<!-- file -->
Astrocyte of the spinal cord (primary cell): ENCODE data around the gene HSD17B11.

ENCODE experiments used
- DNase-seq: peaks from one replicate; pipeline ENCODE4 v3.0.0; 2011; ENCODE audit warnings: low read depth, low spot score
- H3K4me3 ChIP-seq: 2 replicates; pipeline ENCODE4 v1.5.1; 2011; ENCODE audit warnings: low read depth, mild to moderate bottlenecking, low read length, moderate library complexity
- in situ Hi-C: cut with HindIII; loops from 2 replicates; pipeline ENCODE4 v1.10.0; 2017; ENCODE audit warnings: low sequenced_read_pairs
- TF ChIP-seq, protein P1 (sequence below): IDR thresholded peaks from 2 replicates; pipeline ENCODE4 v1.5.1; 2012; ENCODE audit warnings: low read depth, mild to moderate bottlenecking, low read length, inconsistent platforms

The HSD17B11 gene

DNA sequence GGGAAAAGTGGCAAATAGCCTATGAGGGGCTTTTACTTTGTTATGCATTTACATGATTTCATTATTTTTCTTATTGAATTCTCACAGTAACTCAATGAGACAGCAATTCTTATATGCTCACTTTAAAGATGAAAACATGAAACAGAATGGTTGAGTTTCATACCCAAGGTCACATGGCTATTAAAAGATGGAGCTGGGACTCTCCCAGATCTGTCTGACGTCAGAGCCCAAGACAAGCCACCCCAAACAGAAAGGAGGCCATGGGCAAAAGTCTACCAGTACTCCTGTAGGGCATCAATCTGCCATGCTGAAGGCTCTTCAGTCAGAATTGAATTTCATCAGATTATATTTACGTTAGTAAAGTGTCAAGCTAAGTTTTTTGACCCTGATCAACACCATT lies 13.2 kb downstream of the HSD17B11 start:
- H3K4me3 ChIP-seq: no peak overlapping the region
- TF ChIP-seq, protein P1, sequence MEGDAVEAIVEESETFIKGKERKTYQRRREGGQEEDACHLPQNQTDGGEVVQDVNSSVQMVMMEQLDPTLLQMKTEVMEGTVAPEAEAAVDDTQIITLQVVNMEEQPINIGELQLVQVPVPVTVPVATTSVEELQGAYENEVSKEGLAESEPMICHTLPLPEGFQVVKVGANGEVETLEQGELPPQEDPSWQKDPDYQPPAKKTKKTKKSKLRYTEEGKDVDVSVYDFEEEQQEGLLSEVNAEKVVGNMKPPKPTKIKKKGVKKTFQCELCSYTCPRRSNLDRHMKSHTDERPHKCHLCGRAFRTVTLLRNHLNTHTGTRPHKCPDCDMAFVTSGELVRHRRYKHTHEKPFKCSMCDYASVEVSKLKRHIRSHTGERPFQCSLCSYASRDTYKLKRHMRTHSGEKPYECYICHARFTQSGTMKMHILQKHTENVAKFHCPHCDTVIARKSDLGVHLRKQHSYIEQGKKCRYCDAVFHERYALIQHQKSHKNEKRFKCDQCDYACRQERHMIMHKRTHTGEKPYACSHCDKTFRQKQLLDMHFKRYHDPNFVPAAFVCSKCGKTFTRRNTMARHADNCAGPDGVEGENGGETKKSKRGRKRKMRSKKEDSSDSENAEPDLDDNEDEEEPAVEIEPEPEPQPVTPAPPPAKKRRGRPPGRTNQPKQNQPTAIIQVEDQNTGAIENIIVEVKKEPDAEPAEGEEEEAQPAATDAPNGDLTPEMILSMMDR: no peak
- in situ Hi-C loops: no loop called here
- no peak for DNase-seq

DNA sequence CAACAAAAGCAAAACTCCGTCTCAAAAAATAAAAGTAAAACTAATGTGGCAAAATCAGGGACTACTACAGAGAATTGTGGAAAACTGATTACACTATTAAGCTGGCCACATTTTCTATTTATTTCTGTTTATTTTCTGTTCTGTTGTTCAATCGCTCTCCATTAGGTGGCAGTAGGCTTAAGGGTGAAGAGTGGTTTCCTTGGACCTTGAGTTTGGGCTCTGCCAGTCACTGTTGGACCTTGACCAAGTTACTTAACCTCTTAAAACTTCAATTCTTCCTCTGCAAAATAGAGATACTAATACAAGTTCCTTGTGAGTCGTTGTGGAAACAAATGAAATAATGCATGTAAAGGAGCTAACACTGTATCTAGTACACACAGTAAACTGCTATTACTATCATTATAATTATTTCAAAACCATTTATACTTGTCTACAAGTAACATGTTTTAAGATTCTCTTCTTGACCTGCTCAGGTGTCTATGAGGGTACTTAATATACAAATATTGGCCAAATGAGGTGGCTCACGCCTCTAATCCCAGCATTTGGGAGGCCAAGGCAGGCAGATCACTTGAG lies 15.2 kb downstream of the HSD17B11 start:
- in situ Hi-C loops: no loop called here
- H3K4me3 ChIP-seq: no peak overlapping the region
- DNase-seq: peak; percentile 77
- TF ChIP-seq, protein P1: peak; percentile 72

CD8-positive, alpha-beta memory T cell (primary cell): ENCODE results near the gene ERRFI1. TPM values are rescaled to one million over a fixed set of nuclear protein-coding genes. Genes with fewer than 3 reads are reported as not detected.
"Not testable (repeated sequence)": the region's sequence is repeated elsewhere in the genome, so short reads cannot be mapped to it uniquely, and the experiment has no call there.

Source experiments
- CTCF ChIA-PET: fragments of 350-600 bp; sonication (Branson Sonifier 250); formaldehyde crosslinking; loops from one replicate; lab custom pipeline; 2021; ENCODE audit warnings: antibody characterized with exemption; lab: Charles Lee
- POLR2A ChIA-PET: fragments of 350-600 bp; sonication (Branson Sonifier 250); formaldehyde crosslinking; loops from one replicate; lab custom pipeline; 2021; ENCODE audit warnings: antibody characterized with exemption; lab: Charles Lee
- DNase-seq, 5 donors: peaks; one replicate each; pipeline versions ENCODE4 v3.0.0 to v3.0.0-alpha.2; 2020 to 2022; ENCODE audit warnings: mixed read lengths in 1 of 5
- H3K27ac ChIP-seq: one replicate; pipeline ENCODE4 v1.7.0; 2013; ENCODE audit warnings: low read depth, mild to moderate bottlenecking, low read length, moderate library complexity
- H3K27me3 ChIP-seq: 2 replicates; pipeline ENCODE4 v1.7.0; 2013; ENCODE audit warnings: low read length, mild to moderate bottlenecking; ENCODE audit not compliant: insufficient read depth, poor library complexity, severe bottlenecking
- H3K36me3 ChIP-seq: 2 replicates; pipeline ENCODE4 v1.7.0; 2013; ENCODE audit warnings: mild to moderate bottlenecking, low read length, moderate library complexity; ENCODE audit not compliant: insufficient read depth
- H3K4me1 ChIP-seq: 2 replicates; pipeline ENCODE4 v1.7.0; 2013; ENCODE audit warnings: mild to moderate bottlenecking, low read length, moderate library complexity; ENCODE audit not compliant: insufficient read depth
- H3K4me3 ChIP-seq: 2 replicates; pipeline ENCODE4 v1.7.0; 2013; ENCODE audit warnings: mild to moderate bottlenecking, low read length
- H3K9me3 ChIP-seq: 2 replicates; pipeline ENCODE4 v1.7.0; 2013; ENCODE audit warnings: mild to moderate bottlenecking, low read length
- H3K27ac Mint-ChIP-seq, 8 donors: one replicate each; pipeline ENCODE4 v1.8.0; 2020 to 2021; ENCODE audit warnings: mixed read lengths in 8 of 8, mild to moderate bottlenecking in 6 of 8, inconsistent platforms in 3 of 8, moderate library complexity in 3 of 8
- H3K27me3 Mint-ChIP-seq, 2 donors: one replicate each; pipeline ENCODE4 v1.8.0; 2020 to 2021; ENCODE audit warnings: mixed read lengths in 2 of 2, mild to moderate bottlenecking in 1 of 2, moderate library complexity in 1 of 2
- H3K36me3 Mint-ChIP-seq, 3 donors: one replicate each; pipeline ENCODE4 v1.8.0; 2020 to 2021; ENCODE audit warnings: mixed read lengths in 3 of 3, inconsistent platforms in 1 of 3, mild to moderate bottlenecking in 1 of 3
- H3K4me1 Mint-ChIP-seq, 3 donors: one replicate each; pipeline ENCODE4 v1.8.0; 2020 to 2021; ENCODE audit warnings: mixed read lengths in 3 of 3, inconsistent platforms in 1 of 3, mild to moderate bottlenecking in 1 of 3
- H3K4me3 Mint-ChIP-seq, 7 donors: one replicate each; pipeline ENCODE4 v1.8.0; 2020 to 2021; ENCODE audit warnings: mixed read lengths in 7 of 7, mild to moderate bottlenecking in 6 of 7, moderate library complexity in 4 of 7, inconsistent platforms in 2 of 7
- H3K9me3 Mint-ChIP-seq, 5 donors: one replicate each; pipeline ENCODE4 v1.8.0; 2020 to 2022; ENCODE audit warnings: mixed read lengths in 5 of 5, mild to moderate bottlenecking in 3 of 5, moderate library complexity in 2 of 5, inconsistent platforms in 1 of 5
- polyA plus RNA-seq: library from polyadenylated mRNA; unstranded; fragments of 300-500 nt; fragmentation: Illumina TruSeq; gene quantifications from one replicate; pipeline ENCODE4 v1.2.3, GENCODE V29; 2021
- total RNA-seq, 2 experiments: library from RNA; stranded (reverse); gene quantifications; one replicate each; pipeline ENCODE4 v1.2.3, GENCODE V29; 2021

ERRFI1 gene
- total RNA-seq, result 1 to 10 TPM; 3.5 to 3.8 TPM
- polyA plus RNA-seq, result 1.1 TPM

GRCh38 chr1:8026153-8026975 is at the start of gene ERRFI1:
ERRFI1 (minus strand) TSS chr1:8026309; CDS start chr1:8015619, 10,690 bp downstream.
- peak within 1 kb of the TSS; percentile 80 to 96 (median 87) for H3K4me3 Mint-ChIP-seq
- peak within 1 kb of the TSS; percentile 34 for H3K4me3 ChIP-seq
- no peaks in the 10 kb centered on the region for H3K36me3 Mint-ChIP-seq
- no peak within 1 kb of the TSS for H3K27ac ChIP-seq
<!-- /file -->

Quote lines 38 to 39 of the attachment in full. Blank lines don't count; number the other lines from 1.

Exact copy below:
ERRFI1 gene
- total RNA-seq, result 1 to 10 TPM; 3.5 to 3.8 TPM